thinking. Even though since 1987 sustainable development seemed to be the solution of

current environmental crisis, criticisms had been developed particularly with respect to the real

implementation of regulations supporting it.

Chapter 5. Sectoral ecological policies, environmental law and projects

Sustainable development has an obvious political character, involving the implementation of

environmental protection policies in sectoral development strategies and laws. This is why

environmental policies supporting it must translate into legislative changes. International, European

and national documents, both strategic and operational, related to sustainable spatial development

are analyzed, especially those regarding environmental protection, urban and regional planning, and

the institutional frame of implementing policies from these areas.

Chapter 6. Culture, urban and rural

Since urban ecology considers that human settlements are integrated in the hierarchy of organized

system, it implies also recognizing that ethno-cultural diversity is a component of biodiversity. In

this regard, it is important to look at differences between urban and rural, especially in a global

context, and analyze the impact of these differences on the relationship between man-dominated

systems and the natural ones. Their role cannot be neglected, especially when considering

sustainable development a particular type of ecological succession. The role of culture in this

framework had been underlined at the 2004 Ouagadougou Francophony Summit: cultural diversity

represents an economic growth factor.

Chapter 7. Ecological architecture

A recent concept, ecological architecture does not benefit yet upon a clear definition, as there are

two approaches in place: “green” (environmentalist) and sustainable architecture. The first one

represents the practice of increasing the efficiency of obtaining and using energy, water and

materials by constructions and their adjacent land, and reducing negative impacts of constructions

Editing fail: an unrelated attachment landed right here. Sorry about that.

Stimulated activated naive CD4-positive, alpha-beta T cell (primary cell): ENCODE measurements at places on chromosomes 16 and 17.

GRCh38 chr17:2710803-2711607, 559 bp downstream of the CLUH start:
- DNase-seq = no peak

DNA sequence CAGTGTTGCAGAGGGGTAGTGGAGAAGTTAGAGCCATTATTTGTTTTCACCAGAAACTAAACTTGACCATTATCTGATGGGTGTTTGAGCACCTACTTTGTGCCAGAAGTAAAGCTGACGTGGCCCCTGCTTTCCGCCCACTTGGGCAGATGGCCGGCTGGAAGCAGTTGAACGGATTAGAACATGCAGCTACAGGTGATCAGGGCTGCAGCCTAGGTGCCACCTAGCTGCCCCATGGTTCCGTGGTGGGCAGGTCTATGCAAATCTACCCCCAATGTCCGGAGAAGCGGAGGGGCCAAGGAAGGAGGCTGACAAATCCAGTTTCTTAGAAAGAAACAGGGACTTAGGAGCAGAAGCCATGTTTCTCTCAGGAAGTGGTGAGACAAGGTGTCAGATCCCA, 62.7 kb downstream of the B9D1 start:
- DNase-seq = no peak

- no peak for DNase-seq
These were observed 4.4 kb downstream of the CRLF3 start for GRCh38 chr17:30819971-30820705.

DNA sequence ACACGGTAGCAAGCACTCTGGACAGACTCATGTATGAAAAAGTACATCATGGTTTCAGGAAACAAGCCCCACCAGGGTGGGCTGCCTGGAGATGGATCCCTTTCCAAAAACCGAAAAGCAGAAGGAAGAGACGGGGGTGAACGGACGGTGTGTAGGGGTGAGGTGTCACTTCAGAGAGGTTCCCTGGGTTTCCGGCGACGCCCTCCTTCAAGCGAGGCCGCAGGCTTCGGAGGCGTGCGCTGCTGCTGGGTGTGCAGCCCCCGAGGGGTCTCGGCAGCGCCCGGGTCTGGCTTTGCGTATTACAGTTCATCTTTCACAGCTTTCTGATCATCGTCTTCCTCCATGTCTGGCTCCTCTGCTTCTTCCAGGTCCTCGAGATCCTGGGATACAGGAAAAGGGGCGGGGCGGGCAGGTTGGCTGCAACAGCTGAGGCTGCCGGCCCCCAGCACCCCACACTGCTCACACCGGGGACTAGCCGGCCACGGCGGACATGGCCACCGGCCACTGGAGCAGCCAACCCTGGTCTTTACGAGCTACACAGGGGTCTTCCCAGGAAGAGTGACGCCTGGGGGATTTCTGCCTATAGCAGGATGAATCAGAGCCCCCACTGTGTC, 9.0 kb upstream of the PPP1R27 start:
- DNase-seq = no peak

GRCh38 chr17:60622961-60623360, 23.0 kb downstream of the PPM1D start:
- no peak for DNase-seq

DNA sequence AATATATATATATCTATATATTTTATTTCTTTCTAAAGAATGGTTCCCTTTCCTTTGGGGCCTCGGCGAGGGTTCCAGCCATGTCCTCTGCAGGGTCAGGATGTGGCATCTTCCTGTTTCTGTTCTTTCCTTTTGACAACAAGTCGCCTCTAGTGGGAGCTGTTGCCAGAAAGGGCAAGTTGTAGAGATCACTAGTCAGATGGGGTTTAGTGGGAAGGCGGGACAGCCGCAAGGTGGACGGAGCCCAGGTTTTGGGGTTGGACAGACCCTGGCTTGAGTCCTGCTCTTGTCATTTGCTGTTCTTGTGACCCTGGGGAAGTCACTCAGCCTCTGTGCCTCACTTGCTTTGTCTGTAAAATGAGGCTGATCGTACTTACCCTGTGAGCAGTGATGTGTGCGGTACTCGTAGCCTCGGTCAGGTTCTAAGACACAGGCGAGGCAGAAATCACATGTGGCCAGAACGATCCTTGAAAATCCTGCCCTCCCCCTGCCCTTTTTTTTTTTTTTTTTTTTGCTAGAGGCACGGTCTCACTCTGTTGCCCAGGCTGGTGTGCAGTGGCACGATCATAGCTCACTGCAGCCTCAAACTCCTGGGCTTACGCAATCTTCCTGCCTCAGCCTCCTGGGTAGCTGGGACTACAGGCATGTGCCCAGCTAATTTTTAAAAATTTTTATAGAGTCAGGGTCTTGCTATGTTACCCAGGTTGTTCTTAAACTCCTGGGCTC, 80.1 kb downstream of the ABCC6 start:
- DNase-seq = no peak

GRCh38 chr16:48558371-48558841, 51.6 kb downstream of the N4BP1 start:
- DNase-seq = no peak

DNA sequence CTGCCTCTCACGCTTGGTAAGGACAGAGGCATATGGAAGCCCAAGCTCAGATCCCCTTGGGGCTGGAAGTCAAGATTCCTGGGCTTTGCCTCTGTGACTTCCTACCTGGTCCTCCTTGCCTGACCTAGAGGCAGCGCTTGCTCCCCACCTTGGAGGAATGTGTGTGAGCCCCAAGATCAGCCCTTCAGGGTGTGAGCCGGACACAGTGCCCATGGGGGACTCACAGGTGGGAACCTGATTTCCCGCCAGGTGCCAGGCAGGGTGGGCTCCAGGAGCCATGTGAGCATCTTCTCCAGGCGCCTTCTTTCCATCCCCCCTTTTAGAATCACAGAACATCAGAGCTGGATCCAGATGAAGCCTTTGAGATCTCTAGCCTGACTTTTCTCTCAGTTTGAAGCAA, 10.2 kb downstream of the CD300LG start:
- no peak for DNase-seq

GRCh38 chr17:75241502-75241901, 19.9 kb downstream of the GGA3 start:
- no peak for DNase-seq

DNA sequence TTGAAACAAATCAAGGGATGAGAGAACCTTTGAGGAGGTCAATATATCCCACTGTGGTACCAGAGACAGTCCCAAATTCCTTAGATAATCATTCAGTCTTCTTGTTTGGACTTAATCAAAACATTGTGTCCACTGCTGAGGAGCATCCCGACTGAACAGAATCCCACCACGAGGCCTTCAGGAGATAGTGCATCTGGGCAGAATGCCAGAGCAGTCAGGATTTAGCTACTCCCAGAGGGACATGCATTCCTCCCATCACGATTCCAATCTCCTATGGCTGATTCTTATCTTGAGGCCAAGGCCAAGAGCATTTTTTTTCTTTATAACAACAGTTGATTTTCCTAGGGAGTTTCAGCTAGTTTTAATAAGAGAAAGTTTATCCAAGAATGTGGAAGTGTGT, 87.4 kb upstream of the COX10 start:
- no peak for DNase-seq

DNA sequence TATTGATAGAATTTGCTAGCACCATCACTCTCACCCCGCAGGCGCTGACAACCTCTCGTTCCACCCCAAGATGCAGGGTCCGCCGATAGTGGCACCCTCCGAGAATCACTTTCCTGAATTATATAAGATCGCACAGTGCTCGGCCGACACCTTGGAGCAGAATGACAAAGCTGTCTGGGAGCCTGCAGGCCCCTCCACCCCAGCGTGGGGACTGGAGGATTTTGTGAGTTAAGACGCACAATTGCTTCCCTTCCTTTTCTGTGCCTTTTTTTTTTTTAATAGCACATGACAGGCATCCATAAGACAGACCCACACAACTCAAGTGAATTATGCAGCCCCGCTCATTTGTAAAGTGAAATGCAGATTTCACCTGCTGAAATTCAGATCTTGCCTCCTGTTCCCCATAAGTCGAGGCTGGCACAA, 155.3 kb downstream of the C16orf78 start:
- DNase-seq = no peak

on human and environmental health by improving design, usage, maintenance and demolition

methods, whilst the latter concepts refers to the compliance of “green” architecture with the

principles of socioeconomic and ecological sustainability. In practice, the products of ecological

architecture consist of passivezero emissionsgreen/ecological/sustainable, etc. buildings.

Chapter 8. Conclusions

Even though the systemic approach was accepted in ecology since the period around 1990,

determining a transition of the discipline to the stage of systemic ecology, other disciplines did not

adopt the new conceptual models, especially in Romania. This inertia makes regional and urban

plans, instruments that should support sustainable spatial development, to be elaborated from a

sectoral and obsolete standpoint, with disastrous environmental consequences. A change of the

methodologies governing their elaboration, approval and implementation process is obviously a


Chapter 9. Conceptual delimitations

Through its multi- and trans-disciplinary character, ecology finds itself often “borrowing” the

language of other disciplines, while other disciplines use its own language. Consequently, there is a

need for clear conceptual delimitations of the terminology used in this book.Q